(director: Garson Kanin; screenwriters: Dalton Trumbo/Lester Cohen/Arthur Kober/Samuel Ornitz/story by Katharine Haviland-Taylor; cinematographer: J. Roy Hunt; editor: Jack Hively; music: Roy Webb; cast: Edward Ellis (John Abbott), Anne Shirley (Jean), Lee Bowman (Dick Abbott), William Henry (Howard Sykes), Granville Bates (George Sykes), Harlan Briggs (Homer Ramsey), Frank M. Thomas (Jode Harkness), Charles Halton (Perkins), John Wray (Johnson), Carole Leete (Jean Johnson, age 4), Dickie Jones (Dick Abbott as a child), John Wray (Tom Johnson); Runtime: 79; MPAA Rating: NR; producer: Robert Sisk; RKO; 1938)

“Warm-hearted modest weepie family drama about a dedicated rural country doctor.”

Reviewed by Dennis Schwartz

This warm-hearted modest weepie family drama about a dedicated rural country doctor is directed by Garson Kanin (“Bachelor Mother”/”The Great Man Votes”/”My Favorite Wife”) in his directorial debut. It’s a remake of 1933’s One Man’s Journey. Written by Dalton Trumbo, Lester Cohen, Arthur Kober and Samuel Ornitz; it’s based on a story by Katharine Haviland-Taylor. It was previously thought “lost” but rediscovered and restored by the Netherlands Filmmuseum in 2000 after Ted Turner bought the RKO library. It’s presented in English with Dutch subtitles. Kanin shot it in 15 days on a budget of only $84,000.

It opens in the Midwestern rural town of Westport with an elaborate, public funeral of Doctor “Doc” John Abbott (Edward Ellis). The three money-hungry leading citizens–banker George Sykes (Granville Bates), newspaperman Jode Harkness (Frank M. Thomas) and store owner Homer Ramsey (Harlan Briggs)–before the church service open Doc’s strong box, hoping to find money long owed to them. The film then goes into flashback recalling the good-natured doctor’s life.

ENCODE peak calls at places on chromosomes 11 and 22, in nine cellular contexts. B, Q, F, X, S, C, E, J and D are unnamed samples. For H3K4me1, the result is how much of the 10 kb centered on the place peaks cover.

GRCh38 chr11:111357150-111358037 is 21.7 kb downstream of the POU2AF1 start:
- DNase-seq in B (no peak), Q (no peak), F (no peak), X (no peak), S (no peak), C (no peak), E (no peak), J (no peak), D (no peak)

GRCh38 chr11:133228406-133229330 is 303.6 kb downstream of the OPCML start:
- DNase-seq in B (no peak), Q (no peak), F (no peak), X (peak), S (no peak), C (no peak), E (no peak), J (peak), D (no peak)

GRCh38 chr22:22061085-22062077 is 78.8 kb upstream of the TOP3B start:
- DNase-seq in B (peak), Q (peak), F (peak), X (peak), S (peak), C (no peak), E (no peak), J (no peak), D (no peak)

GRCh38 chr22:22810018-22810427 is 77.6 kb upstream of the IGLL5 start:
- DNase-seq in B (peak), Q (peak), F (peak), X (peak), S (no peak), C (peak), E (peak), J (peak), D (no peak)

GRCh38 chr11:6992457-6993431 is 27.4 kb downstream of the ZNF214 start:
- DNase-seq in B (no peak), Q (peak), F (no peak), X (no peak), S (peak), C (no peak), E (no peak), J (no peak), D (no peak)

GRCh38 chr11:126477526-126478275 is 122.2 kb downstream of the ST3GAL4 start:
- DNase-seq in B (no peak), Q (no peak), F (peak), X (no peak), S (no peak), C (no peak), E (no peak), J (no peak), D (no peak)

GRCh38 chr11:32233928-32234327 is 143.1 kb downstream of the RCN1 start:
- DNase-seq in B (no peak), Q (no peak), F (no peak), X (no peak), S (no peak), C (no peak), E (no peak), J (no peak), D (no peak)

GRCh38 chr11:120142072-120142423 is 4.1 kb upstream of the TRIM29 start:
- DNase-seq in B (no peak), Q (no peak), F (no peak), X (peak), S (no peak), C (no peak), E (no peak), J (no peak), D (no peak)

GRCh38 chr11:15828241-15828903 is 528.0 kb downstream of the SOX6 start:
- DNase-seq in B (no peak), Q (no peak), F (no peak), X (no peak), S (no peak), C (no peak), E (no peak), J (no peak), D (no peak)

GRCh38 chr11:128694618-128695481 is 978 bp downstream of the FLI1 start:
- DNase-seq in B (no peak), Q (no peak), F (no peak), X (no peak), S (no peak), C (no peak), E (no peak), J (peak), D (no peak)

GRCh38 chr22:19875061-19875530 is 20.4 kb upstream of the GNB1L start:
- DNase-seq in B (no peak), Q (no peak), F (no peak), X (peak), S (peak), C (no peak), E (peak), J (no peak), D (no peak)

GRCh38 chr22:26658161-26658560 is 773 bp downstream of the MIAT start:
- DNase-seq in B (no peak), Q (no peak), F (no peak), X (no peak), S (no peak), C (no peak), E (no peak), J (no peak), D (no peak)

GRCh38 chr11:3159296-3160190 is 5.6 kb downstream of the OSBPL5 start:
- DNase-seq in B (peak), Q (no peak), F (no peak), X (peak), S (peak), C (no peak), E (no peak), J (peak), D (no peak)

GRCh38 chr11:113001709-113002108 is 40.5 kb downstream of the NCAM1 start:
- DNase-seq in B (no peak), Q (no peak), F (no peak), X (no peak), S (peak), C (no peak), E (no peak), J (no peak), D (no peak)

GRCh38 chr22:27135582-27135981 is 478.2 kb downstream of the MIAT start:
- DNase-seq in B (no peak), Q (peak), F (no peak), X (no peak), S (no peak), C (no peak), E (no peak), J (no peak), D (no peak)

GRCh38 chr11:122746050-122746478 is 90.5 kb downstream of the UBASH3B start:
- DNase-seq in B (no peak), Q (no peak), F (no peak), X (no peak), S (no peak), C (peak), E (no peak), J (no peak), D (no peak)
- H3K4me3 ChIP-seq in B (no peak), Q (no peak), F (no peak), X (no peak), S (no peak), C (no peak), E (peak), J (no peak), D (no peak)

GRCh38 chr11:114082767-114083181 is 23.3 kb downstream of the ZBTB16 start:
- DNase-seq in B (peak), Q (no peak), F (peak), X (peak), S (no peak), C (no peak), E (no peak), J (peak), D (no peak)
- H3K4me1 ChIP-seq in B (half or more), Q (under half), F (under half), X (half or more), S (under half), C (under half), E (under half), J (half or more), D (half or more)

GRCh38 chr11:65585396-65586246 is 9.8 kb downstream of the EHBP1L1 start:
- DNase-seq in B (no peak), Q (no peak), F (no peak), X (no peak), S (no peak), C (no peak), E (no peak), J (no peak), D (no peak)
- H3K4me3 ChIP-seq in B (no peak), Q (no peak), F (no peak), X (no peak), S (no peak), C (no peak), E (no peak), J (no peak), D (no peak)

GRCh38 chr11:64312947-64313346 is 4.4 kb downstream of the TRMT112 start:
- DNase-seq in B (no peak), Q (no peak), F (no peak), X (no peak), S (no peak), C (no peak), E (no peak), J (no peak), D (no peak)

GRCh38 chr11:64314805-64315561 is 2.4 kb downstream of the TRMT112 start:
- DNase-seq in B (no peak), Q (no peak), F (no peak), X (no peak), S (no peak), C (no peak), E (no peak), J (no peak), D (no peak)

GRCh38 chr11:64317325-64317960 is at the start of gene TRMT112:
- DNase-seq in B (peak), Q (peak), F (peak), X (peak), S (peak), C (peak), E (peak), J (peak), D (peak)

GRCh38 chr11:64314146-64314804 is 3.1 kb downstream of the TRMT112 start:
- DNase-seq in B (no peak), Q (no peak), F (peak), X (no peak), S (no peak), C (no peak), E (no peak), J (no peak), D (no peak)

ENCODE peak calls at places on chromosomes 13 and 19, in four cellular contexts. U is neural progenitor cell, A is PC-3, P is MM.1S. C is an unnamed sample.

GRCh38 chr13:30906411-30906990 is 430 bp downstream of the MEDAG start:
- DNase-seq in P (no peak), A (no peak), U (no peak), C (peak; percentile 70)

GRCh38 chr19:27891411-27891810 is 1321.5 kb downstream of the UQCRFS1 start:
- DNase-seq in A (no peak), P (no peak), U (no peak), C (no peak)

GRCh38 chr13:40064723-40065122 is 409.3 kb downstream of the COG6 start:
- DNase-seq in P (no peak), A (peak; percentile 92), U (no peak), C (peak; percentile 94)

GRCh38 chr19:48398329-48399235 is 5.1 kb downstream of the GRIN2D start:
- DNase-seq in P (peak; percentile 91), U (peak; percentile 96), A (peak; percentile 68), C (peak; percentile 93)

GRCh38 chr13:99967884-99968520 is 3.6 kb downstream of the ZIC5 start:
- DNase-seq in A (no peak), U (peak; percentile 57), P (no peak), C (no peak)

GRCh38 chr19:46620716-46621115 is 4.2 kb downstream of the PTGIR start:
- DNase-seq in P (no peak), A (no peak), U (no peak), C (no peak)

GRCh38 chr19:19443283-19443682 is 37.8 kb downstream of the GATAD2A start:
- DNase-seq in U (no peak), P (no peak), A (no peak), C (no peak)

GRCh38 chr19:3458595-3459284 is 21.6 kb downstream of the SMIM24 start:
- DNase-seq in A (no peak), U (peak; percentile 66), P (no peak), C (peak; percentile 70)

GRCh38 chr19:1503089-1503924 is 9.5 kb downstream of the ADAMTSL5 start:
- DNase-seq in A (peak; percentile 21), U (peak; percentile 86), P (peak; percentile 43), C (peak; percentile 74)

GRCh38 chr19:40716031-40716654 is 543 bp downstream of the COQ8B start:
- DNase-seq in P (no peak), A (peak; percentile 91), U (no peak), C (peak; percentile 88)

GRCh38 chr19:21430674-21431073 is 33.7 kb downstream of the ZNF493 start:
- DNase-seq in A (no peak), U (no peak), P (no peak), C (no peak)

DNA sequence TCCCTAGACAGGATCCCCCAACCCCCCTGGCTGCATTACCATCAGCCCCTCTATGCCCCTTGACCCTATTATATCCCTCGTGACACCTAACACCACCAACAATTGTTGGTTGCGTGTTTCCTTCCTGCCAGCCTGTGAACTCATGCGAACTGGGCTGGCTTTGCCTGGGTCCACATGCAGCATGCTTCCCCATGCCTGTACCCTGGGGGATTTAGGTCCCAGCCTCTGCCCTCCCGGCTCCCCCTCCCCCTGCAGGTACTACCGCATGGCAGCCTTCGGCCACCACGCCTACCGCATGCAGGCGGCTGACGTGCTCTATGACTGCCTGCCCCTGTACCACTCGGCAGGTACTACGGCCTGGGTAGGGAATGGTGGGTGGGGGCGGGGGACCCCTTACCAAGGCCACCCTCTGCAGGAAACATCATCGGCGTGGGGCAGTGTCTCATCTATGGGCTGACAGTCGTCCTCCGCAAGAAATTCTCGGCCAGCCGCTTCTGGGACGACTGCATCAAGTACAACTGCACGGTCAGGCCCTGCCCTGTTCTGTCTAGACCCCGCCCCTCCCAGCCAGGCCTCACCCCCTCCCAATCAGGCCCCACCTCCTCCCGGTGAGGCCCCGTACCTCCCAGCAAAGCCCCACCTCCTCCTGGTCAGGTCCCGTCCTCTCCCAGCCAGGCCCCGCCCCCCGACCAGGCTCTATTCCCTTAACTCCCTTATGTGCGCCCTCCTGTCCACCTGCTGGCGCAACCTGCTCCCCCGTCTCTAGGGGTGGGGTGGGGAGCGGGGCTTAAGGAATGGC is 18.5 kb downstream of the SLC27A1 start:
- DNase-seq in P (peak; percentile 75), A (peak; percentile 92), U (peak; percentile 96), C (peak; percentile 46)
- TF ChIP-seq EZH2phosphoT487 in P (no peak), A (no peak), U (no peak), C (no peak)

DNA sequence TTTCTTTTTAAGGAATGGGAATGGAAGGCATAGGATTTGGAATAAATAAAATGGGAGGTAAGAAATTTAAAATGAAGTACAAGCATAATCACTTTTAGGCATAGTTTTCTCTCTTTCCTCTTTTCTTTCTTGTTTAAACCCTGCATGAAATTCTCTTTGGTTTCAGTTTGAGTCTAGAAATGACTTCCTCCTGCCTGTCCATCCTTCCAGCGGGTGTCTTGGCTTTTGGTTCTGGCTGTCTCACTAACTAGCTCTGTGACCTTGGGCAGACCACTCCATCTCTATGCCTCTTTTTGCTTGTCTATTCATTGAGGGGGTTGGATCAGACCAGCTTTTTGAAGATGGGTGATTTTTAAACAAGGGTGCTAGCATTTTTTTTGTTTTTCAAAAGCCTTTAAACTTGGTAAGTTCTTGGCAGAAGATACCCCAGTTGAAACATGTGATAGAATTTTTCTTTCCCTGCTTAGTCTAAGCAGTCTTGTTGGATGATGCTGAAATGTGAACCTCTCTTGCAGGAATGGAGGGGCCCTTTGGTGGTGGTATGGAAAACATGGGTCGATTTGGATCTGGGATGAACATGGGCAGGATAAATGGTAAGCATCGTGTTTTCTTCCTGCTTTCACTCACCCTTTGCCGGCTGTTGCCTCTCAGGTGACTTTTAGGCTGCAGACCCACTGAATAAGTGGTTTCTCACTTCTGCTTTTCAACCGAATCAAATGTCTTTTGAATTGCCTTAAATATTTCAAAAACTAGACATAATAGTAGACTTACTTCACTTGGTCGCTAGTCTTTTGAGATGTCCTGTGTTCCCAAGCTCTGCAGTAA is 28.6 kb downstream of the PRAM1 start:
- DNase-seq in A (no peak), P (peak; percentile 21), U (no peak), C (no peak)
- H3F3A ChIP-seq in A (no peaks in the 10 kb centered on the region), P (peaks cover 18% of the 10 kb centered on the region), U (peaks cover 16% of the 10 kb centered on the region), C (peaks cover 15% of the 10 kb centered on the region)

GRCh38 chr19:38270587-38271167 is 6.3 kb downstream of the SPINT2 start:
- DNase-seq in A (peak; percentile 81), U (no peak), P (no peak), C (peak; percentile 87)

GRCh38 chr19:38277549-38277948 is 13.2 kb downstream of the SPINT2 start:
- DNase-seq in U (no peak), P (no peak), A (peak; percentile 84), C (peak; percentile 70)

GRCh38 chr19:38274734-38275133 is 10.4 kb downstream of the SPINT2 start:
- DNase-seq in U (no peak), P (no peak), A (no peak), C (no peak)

In 1919, a broke and widowed Doc, a practicing doctor for seventeen years, returns to his home town with his young son Dick. His old college friend George Sykes gives him a hard time when asked for a loan before giving him less than what he needed. John is forced out of necessity to work the poor part of town, where his services are mostly paid for in goods instead of cash. John’s first patient is a poor farmer’s wife who dies during childbirth. The father, Tom Johnson, dumps the baby girl on John’s porch, saying he can’t afford to keep her. John names her Jean (Anne Shirley, as an adult; Carole Leete, as a child) and raises her as his own. The doctor humbly continues to practice for the next two decades and is taken for granted without much appreciation, but he’s a good doctor who is cunning enough to get the wealthy Sykes to build a hospital after his irresponsible son accidentally shoots his date Jean and to selflessly during a polio epidemic get the town inoculated above the objections of crooked politicians while other nearby towns didn’t and had polio outbreaks. After that crisis, a weary Doc suddenly dies of a heart attack and the grateful community mourns his passing as they realize at last that they lost a great humanitarian.

REVIEWED ON 6/4/2008 GRADE: B-  https://dennisschwartzreviews.com/

Dennis Schwartz: “Ozus’ World Movie Reviews”